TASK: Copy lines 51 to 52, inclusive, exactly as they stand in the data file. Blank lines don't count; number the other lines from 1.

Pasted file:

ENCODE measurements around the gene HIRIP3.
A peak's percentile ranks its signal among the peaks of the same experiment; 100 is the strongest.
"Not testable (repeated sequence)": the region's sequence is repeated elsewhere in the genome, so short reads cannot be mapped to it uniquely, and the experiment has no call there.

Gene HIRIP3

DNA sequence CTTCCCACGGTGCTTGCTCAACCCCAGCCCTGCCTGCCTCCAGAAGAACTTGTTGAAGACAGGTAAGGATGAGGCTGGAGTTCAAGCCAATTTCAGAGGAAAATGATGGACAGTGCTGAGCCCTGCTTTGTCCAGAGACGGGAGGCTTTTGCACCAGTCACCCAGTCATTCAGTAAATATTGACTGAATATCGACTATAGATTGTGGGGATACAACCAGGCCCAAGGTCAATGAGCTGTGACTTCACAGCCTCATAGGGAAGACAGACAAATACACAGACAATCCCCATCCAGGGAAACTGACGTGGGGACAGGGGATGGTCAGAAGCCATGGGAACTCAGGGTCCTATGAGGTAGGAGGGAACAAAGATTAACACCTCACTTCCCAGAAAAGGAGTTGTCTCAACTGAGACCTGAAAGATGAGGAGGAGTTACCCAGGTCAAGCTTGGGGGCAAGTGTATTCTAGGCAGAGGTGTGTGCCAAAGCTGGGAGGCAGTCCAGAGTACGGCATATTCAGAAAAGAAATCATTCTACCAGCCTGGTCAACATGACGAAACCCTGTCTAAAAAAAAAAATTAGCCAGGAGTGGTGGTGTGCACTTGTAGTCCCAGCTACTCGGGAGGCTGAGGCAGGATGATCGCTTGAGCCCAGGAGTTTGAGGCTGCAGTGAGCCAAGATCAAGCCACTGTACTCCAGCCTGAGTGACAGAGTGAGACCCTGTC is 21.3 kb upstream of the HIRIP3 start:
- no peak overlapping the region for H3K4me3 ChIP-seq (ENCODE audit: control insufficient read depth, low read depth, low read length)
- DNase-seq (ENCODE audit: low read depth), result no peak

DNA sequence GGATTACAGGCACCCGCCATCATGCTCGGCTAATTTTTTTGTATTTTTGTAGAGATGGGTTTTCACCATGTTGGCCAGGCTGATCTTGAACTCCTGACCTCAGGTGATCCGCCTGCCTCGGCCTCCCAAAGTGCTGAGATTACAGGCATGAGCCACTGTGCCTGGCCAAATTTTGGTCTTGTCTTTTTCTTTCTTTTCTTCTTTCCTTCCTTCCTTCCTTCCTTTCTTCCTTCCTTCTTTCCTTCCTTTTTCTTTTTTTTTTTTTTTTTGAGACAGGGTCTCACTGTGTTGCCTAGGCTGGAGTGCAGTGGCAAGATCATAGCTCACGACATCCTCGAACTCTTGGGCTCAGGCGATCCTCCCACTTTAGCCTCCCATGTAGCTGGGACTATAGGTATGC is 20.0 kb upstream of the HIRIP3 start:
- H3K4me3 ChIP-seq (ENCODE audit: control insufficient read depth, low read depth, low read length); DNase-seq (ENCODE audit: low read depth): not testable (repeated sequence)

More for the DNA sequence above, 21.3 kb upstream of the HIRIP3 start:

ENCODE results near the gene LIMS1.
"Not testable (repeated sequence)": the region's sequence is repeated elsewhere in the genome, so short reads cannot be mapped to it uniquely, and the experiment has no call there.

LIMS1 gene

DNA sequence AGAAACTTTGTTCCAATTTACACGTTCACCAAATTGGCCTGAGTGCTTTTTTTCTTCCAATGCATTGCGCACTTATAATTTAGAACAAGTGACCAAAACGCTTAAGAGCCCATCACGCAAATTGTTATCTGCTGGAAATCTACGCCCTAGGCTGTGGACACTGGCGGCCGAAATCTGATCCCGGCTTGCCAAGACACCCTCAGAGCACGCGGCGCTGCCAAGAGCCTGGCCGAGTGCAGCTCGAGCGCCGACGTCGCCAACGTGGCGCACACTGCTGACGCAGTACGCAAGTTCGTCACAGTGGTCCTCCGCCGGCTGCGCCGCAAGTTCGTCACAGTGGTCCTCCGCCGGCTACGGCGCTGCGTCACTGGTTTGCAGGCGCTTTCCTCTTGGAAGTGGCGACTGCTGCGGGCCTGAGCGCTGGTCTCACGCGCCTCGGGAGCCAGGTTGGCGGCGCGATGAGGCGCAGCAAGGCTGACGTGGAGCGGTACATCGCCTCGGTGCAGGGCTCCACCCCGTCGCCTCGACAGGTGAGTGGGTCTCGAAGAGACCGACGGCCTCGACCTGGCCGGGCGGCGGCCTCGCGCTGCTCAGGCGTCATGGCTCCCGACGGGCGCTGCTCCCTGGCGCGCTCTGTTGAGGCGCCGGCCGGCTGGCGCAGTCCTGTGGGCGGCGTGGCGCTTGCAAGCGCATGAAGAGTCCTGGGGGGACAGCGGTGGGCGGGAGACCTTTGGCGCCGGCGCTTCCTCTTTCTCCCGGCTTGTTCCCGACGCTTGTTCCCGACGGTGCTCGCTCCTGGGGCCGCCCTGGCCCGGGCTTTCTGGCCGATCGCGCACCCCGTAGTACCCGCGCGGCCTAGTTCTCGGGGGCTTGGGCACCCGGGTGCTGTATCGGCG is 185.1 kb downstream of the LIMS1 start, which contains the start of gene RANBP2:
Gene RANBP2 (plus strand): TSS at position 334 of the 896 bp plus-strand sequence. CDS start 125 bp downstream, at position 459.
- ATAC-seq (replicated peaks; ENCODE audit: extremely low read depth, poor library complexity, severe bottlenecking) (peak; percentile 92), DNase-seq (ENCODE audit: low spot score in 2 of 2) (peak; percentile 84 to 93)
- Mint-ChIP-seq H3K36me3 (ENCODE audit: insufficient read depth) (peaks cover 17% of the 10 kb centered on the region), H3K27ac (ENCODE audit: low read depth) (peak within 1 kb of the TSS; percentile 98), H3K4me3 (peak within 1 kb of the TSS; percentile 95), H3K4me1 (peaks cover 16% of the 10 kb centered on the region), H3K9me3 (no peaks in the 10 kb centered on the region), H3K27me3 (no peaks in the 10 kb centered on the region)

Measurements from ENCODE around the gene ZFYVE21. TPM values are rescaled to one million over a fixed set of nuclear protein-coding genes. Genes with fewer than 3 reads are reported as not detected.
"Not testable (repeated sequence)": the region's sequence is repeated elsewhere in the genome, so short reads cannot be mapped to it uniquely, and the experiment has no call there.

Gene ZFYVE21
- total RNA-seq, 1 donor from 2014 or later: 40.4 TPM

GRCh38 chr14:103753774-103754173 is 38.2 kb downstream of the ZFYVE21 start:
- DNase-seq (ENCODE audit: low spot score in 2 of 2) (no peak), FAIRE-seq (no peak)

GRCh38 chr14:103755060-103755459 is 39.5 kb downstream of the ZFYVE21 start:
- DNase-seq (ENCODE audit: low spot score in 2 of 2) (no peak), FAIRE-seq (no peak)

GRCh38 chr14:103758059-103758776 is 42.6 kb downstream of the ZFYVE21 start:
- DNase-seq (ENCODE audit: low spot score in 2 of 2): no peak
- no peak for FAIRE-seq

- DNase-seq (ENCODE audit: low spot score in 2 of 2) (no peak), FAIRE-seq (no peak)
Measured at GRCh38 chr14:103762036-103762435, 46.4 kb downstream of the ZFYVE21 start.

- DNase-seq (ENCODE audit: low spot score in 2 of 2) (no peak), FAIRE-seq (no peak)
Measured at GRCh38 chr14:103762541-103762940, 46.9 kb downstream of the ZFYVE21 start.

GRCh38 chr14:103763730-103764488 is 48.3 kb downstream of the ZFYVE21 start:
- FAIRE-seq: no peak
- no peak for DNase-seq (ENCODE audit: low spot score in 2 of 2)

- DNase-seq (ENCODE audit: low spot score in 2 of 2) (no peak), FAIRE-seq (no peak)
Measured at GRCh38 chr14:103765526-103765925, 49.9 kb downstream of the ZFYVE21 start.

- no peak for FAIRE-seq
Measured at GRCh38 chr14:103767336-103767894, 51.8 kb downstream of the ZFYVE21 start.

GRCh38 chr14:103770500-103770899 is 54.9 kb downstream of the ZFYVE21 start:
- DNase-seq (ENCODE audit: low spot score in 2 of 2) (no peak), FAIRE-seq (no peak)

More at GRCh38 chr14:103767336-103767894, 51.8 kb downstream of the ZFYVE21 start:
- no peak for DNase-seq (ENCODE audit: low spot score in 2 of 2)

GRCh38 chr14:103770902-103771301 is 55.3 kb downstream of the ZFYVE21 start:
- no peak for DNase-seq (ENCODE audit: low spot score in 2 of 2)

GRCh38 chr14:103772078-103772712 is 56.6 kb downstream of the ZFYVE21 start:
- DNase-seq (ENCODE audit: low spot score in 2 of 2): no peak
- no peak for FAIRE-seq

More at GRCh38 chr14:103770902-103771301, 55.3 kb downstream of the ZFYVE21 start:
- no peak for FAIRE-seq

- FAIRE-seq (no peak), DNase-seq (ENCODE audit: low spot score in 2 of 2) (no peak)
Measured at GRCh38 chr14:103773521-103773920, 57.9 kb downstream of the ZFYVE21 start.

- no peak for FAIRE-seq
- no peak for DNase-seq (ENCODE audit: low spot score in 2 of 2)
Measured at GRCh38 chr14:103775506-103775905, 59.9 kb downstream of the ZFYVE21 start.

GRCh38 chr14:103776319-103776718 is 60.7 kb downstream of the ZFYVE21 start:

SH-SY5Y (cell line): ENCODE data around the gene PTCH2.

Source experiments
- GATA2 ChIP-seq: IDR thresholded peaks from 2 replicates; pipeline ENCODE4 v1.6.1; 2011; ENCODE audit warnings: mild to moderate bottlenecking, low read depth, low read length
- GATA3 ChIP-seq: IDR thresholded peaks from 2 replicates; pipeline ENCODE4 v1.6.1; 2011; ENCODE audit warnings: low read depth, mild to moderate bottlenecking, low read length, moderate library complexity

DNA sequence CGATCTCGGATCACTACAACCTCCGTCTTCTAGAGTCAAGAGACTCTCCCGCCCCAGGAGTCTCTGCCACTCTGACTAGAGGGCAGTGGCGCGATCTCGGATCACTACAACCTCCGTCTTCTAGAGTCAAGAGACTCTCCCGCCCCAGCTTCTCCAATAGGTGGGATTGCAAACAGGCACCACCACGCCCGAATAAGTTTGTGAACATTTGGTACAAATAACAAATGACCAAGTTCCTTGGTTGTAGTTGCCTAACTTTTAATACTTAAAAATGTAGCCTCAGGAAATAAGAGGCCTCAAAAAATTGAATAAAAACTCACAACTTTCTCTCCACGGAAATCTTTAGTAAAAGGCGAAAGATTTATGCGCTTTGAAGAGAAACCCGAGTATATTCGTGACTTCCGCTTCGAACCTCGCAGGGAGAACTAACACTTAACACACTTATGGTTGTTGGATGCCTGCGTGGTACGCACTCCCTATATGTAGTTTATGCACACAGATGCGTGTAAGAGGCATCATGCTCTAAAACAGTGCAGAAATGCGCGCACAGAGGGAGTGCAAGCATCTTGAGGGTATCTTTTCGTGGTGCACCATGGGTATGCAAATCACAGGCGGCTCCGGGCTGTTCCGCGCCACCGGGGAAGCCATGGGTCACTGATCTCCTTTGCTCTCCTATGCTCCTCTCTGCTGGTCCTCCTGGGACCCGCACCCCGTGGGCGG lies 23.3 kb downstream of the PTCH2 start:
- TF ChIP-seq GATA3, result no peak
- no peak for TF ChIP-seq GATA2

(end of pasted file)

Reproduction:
- FAIRE-seq (no peak), DNase-seq (ENCODE audit: low spot score in 2 of 2) (no peak)
Measured at GRCh38 chr14:103773521-103773920, 57.9 kb downstream of the ZFYVE21 start.